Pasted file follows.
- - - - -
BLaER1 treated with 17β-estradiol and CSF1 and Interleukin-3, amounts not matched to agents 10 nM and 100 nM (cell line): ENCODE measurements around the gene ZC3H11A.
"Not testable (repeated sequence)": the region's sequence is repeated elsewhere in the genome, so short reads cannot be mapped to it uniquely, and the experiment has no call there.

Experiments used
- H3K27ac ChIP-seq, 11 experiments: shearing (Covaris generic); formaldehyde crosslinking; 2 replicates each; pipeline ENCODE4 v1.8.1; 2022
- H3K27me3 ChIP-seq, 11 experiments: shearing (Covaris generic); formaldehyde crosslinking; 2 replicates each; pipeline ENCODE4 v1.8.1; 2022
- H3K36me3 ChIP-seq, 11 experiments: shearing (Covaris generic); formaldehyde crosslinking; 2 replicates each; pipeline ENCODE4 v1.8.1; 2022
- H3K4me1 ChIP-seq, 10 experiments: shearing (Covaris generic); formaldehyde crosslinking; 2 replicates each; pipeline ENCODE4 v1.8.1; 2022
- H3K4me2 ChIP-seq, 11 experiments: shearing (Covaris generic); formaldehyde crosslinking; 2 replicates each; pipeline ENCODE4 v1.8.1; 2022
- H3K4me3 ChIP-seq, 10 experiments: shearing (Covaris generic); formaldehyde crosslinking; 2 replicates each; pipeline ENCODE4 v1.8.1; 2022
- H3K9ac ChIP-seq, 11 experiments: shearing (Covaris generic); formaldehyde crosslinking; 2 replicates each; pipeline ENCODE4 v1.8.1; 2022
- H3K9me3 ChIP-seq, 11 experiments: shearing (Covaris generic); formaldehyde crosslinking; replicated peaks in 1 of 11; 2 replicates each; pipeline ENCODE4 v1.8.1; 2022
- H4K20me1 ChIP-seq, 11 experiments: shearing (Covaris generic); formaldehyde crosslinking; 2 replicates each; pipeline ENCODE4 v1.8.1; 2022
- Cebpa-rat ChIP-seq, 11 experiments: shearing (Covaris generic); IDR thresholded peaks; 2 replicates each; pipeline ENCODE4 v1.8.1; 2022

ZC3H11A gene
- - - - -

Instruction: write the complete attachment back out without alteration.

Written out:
BLaER1 treated with 17β-estradiol and CSF1 and Interleukin-3, amounts not matched to agents 10 nM and 100 nM (cell line): ENCODE measurements around the gene ZC3H11A.
"Not testable (repeated sequence)": the region's sequence is repeated elsewhere in the genome, so short reads cannot be mapped to it uniquely, and the experiment has no call there.

Experiments used
- H3K27ac ChIP-seq, 11 experiments: shearing (Covaris generic); formaldehyde crosslinking; 2 replicates each; pipeline ENCODE4 v1.8.1; 2022
- H3K27me3 ChIP-seq, 11 experiments: shearing (Covaris generic); formaldehyde crosslinking; 2 replicates each; pipeline ENCODE4 v1.8.1; 2022
- H3K36me3 ChIP-seq, 11 experiments: shearing (Covaris generic); formaldehyde crosslinking; 2 replicates each; pipeline ENCODE4 v1.8.1; 2022
- H3K4me1 ChIP-seq, 10 experiments: shearing (Covaris generic); formaldehyde crosslinking; 2 replicates each; pipeline ENCODE4 v1.8.1; 2022
- H3K4me2 ChIP-seq, 11 experiments: shearing (Covaris generic); formaldehyde crosslinking; 2 replicates each; pipeline ENCODE4 v1.8.1; 2022
- H3K4me3 ChIP-seq, 10 experiments: shearing (Covaris generic); formaldehyde crosslinking; 2 replicates each; pipeline ENCODE4 v1.8.1; 2022
- H3K9ac ChIP-seq, 11 experiments: shearing (Covaris generic); formaldehyde crosslinking; 2 replicates each; pipeline ENCODE4 v1.8.1; 2022
- H3K9me3 ChIP-seq, 11 experiments: shearing (Covaris generic); formaldehyde crosslinking; replicated peaks in 1 of 11; 2 replicates each; pipeline ENCODE4 v1.8.1; 2022
- H4K20me1 ChIP-seq, 11 experiments: shearing (Covaris generic); formaldehyde crosslinking; 2 replicates each; pipeline ENCODE4 v1.8.1; 2022
- Cebpa-rat ChIP-seq, 11 experiments: shearing (Covaris generic); IDR thresholded peaks; 2 replicates each; pipeline ENCODE4 v1.8.1; 2022

ZC3H11A gene